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Platelet-activating Factor Receptor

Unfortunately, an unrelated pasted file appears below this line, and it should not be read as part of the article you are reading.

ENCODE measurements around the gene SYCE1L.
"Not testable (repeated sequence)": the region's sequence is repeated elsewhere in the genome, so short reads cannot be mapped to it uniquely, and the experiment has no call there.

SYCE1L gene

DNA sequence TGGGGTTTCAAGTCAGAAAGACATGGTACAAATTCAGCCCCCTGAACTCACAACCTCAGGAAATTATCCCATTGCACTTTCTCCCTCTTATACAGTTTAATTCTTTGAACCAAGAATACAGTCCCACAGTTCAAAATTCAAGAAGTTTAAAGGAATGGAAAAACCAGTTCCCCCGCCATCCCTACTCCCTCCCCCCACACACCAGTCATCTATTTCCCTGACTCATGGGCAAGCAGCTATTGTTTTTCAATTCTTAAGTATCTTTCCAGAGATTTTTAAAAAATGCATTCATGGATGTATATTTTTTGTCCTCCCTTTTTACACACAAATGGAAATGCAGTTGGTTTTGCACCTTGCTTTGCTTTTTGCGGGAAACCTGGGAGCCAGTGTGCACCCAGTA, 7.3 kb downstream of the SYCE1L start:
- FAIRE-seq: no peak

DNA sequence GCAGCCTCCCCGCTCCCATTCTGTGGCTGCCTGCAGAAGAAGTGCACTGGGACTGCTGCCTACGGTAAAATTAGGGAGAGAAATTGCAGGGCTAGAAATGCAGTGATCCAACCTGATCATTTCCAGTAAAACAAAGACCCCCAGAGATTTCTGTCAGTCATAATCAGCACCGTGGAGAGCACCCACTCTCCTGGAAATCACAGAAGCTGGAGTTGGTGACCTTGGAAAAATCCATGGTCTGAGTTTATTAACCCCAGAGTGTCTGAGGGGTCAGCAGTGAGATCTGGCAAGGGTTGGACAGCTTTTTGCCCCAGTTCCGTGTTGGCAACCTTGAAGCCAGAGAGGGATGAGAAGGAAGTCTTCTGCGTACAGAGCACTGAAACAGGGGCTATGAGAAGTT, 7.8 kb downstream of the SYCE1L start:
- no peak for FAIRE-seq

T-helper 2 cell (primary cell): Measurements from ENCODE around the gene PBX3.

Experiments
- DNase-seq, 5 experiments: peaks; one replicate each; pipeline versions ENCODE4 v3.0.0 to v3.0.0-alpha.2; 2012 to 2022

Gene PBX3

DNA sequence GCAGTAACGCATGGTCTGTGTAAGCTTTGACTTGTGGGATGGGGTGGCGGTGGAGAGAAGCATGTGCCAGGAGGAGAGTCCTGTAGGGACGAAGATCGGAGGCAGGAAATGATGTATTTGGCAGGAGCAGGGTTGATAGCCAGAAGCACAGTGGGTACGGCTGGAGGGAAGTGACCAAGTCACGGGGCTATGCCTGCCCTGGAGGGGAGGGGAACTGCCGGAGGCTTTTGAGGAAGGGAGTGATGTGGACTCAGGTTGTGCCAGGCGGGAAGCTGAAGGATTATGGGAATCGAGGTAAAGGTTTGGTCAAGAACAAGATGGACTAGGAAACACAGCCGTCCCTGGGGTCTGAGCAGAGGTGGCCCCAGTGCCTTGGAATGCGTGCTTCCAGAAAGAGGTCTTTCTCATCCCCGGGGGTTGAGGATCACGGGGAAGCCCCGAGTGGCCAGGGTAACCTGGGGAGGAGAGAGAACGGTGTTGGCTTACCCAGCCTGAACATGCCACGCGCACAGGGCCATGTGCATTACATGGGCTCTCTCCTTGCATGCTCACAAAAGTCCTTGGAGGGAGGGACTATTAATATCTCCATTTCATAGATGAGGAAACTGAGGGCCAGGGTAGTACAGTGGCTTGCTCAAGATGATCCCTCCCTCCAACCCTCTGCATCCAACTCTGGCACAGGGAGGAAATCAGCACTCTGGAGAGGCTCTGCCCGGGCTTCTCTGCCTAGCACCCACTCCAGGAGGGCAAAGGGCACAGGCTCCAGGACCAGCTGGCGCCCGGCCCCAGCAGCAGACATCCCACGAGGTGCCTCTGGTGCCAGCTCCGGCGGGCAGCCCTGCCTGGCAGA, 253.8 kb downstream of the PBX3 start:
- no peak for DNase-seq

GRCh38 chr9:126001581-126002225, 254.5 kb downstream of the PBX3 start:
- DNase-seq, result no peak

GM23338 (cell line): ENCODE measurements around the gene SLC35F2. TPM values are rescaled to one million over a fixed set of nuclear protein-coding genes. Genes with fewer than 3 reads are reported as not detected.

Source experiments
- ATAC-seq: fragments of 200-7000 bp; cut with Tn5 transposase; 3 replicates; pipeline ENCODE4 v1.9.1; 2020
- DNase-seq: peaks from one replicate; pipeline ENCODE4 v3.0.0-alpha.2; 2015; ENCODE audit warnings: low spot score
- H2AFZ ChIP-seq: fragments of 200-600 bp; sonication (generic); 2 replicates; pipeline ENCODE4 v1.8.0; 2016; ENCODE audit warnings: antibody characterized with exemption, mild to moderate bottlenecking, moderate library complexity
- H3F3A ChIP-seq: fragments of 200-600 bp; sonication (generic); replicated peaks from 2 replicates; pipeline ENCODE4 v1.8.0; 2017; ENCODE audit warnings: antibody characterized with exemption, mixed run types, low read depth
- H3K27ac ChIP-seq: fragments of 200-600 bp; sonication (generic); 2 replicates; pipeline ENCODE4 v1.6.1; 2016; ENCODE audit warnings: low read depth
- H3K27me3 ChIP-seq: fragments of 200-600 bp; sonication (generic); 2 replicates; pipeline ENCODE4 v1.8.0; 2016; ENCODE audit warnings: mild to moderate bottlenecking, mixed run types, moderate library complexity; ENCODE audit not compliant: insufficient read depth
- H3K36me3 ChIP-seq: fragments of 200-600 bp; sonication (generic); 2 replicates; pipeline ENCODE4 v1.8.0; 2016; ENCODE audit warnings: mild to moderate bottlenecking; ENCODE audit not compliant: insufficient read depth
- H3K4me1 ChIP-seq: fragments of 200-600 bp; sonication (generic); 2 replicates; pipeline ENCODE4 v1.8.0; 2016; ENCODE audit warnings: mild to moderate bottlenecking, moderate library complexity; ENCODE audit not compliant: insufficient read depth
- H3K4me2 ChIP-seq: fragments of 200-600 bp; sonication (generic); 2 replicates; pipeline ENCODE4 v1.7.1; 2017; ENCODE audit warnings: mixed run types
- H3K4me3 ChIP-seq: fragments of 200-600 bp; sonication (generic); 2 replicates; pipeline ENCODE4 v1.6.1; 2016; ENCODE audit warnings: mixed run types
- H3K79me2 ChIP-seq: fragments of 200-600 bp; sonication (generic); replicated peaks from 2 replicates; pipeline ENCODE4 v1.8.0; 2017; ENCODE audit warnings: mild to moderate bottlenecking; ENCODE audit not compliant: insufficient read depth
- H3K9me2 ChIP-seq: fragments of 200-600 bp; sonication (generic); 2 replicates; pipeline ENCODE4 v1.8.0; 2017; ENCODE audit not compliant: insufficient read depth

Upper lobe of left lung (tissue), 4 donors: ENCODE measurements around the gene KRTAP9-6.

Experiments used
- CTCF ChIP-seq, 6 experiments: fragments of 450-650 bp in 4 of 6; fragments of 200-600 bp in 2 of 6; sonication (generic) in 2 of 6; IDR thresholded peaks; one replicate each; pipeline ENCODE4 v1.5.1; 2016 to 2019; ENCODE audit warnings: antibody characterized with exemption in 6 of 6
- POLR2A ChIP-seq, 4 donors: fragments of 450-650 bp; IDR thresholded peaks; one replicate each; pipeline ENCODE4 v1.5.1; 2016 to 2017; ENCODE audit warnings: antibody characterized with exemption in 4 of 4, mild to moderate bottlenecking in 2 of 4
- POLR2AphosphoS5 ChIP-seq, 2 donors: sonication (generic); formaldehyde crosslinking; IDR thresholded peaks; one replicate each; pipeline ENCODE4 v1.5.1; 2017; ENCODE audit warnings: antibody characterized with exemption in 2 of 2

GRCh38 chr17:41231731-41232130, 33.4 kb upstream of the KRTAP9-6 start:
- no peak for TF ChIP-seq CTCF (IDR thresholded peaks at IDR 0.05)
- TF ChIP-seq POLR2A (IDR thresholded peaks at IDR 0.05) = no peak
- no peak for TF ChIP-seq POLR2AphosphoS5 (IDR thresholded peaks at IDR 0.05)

Platelet-activating factor (PAF), a structurally unusual lipid autacoid possessing an intact 1-O-alkyl glycerophospholipid (GPC) backbone (l-O-alkyl-2-acetyl-s7i-glycero-3-phosphocholin), was originally identified as a pro-inflammatory mediator. PAF, and structurally related GPC oxidatively fragmented at the sn-2 position, function as mediators in a variety of settings including atherosclelosis, neural functions and reproduction. Cloned PAF receptor (PAFR) possesses a typical structure of G protein-coupled receptors (GPCRs) with seven transmembrane helices, and it presumably signals through Gaq/11, Gao, and God, and also GP7. PAFR subtypes have not been identified. PAFR^" mice apparently grow normally. Their phenotypes revealed that the cloned PAFR plays major roles in inflammatory responses including systemic anaphylaxis. PAFR is post-translationally modified by disulfide bonding at C90-C173 and by A^-linked glycosylation at N169. These modifications are required for efficient cell surface expression of PAFR. The Ser and Thr cluster at the Cterminus is phoshorylated upon PAF binding, and this process, presumably catalyzed by G protein-coupled receptor kinase (GRK)-2, seems crucial for homologous desensitization and for facilitated internalization of PAFR (41-A4). Common and downstream desensitization mechanisms are also noted in the PAFR system, including phospholipase Cp3 (PLCp3) phosphorylation by protein kinase C (PKC) and Gq-mediated proteolysis of inositol 1,4,5-trisphosphate (IP3) receptor.